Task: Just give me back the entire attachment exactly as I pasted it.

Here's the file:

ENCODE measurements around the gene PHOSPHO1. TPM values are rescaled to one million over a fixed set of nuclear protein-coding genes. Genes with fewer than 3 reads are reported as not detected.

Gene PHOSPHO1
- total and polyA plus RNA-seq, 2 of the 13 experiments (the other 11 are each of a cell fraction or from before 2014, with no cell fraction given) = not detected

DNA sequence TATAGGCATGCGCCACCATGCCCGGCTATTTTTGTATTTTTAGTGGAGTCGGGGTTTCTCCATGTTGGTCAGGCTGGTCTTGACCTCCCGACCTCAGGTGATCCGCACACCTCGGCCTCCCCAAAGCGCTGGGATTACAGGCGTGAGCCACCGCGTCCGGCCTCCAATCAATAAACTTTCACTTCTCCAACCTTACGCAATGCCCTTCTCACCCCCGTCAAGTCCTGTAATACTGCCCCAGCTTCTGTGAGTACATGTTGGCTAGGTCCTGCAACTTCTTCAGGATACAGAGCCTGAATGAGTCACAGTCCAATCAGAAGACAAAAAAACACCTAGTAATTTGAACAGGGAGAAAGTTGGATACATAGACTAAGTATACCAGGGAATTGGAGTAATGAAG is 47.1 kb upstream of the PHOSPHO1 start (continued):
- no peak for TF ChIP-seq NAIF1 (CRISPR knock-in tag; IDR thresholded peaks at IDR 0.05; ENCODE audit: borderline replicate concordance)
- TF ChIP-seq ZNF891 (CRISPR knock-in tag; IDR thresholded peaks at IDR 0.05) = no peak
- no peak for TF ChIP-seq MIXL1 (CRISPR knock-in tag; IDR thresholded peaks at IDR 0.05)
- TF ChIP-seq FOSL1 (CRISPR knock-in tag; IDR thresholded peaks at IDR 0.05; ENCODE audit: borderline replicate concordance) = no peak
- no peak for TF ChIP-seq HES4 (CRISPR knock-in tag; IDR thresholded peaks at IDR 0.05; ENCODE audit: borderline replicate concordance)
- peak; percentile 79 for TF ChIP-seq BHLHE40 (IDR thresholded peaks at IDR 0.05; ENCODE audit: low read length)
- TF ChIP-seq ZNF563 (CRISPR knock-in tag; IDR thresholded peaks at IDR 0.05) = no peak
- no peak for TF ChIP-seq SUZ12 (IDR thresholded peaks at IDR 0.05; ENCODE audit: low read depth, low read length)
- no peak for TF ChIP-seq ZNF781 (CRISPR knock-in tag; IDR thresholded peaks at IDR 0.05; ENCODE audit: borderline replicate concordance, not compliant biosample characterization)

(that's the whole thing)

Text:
ENCODE measurements around the gene PHOSPHO1. TPM values are rescaled to one million over a fixed set of nuclear protein-coding genes. Genes with fewer than 3 reads are reported as not detected.

Gene PHOSPHO1
- total and polyA plus RNA-seq, 2 of the 13 experiments (the other 11 are each of a cell fraction or from before 2014, with no cell fraction given) = not detected

DNA sequence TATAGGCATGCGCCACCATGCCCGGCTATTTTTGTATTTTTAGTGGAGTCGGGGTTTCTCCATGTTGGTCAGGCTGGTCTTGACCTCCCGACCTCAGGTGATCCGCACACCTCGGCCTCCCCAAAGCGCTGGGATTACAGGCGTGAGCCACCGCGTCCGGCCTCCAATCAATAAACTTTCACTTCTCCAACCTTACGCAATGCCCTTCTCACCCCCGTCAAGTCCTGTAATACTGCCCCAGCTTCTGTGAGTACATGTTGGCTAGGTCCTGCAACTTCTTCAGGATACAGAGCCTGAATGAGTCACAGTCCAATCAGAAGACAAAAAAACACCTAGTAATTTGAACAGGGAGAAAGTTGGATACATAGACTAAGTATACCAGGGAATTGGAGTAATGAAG is 47.1 kb upstream of the PHOSPHO1 start (continued):
- no peak for TF ChIP-seq NAIF1 (CRISPR knock-in tag; IDR thresholded peaks at IDR 0.05; ENCODE audit: borderline replicate concordance)
- TF ChIP-seq ZNF891 (CRISPR knock-in tag; IDR thresholded peaks at IDR 0.05) = no peak
- no peak for TF ChIP-seq MIXL1 (CRISPR knock-in tag; IDR thresholded peaks at IDR 0.05)
- TF ChIP-seq FOSL1 (CRISPR knock-in tag; IDR thresholded peaks at IDR 0.05; ENCODE audit: borderline replicate concordance) = no peak
- no peak for TF ChIP-seq HES4 (CRISPR knock-in tag; IDR thresholded peaks at IDR 0.05; ENCODE audit: borderline replicate concordance)
- peak; percentile 79 for TF ChIP-seq BHLHE40 (IDR thresholded peaks at IDR 0.05; ENCODE audit: low read length)
- TF ChIP-seq ZNF563 (CRISPR knock-in tag; IDR thresholded peaks at IDR 0.05) = no peak
- no peak for TF ChIP-seq SUZ12 (IDR thresholded peaks at IDR 0.05; ENCODE audit: low read depth, low read length)
- no peak for TF ChIP-seq ZNF781 (CRISPR knock-in tag; IDR thresholded peaks at IDR 0.05; ENCODE audit: borderline replicate concordance, not compliant biosample characterization)